None of us can actually get through life without facing at least one disappointment. In fact, we probably can’t even get through a week or even a day sometimes without at least a little one.
Example of a little one – you could be driving half way down the street when you realize the Grande vanilla latte you order from Starbucks was served by a newbie in training who unknowingly filled the cup to the size of a tall. How dare they! Seriously?!? Ummmm, that is what we call ‘first world’ disappointment. But I’ll give it to ya, it’s still disappointment that if you dwell on it, you can allow it to ruin your day.
And in this type of scenario, if there are other more prominent disappointments happening in the background of your life that you are not dealing well with, then you are likely to become one of those psycho customers who takes it to the next level and rings the Starbucks Manager to unload your stress into the phone as if that half inch of missing caffeine in your day is your biggest problem. We all know those types!
Let’s be honest, we’ve all projected our bullsh** onto other people before. Some of us are big enough to recognize this and apologize for our childish ways, and repress the urge to do it again. While others of us don’t even recognize our craziness and carry on vomiting it onto the world as if those innocent people around us are to blame. However, I can probably safely say that if you’re reading this right now, the latter is NOT you. In fact, I can almost guarantee if you’re reading a blog like this, you are likely an emotionally intelligent person who would be able to practice self-control with your emotions.
But even so, sometimes, even amongst the most self-controlled of us, the craziness is justified. Sometimes the disappointments are just catastrophic. Or at least they feel that way at the time.
It could be the love of your life gone wrong and the disappointment of losing that dream relationship is just too heartbreaking to endure. Or it could be that dream job you were interviewing for not being offered to you making you feel crushed. Or the house of your dreams getting sold to someone else. Most of us have been there before in some way. It sucks, it truly does!
But… somehow… tomorrow comes and the sun rises again and we are still breathing… Now that’s crazy! I mean, amid feeling the lowest of lows, somehow life still manages to carry on. In the moment it feels like death, but we don’t die. We stand back up and keep going and we move on. Why is that? Well my theory is that the severity of the ‘death’ of the situation lives in the importance we place on it in our own minds. The more importance we place on a disappointment, the harder it is to let it go and move on.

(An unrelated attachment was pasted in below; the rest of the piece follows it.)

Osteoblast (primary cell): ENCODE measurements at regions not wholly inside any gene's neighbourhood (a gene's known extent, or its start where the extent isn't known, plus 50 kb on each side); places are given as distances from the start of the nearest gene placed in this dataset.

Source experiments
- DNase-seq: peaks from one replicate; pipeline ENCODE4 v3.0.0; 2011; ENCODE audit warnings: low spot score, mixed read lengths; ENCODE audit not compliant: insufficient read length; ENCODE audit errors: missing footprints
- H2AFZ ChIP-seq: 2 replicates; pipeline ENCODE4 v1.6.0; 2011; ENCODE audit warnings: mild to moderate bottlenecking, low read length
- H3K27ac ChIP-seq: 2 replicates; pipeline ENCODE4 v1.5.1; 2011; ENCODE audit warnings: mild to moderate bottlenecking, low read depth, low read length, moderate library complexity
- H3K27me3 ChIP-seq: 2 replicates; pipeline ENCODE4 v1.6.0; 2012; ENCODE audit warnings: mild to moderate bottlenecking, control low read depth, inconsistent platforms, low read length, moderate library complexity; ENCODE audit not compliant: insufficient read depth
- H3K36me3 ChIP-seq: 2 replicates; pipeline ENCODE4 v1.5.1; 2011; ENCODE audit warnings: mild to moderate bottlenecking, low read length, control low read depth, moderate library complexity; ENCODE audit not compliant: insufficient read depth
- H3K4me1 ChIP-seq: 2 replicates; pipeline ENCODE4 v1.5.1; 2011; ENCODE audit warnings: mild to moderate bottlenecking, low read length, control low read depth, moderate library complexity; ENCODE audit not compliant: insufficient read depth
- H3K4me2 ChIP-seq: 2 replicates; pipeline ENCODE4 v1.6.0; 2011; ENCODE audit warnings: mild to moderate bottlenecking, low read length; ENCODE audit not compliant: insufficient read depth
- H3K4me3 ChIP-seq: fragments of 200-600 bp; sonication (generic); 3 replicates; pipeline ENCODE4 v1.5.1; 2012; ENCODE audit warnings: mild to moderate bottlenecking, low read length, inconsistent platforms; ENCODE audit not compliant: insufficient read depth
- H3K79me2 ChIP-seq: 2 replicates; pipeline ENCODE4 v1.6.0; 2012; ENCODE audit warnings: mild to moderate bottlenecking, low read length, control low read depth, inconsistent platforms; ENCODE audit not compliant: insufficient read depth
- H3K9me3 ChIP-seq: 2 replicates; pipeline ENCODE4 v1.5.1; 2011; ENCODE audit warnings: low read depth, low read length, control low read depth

And that’s what I’d like to talk about. The importance we place on disappointment in our own heads. Why do we do that? Why do we dwell? Why do we allow it to take hold of us? Why can’t we untangle our emotions from it straight after we realize it won’t happen and then just instantly move on without giving it another thought?
Why? Well because we are human. While some of us detach emotions from disappointments better than others, it’s still a struggle at times. We are still fragile on the inside to some degree. Our self-esteem can be weakened in the face of disappointments. We can see disappointments as a knock to our confidence and once that happens our ego flares up to counter act the insecurities that creep in. Unfortunately, when this cycle starts we can easily allow the disappointment to overtake us. We either try to run from it, fix it, or fight it, instead of just finding a way to let it go.
The key is to know when this is happening and know how to stop it. Knowing how to process disappointment out of your head quickly is the key to moving on.
I’m going to be totally honest with you, I used to suck at this! I battled to process disappointments quickly. That’s probably because I’m a high achiever who aims to win, and I win a lot. But the one thing I do well now is I treat failure as a necessity to achievement and growth. I see it as a necessary part of the process to progress because it’s always an opportunity to learn. That has been my key to overcoming disappointments, big or small. I don’t allow myself to dwell on them; I absorb them, embrace the lesson, and keep moving.
If you think about it, you’ll probably be good at processing disappointments in certain areas of your life and you might be terrible at it in others. For example, I’m good at processing disappointments with work related endeavors but I used to be catastrophic at relationship issues. That’s not to say the odd work related let down doesn’t get under my skin, because it does. But I am quicker to allow myself to move on in this space because it’s business and I can be more clinical about it. I can more easily say things like ‘their loss’ or ‘wasn’t meant to be’ or ‘live and learn.’ But in relationships, my heart was already involved and emotions were running higher, so if faced with a disappointment there, I found it harder to justify the lost opportunity and avoid dwelling. Or at least I used to be, thankfully I’m happily married now, but man, those years were rough, looking back.
Only you know what scenarios rattle your cage. The key is to understand that resilient leaders welcome disappointments and recognize them as necessities to progression.
Every time I’m faced with a disappointment now, I now think about it as necessary in my life right now and ask myself ‘what can I learn from this?’ Because there’s always something to gain, even when you feel like you’re standing in the dark alone.
You’re not alone. What can you learn from this?
Thank you for reading!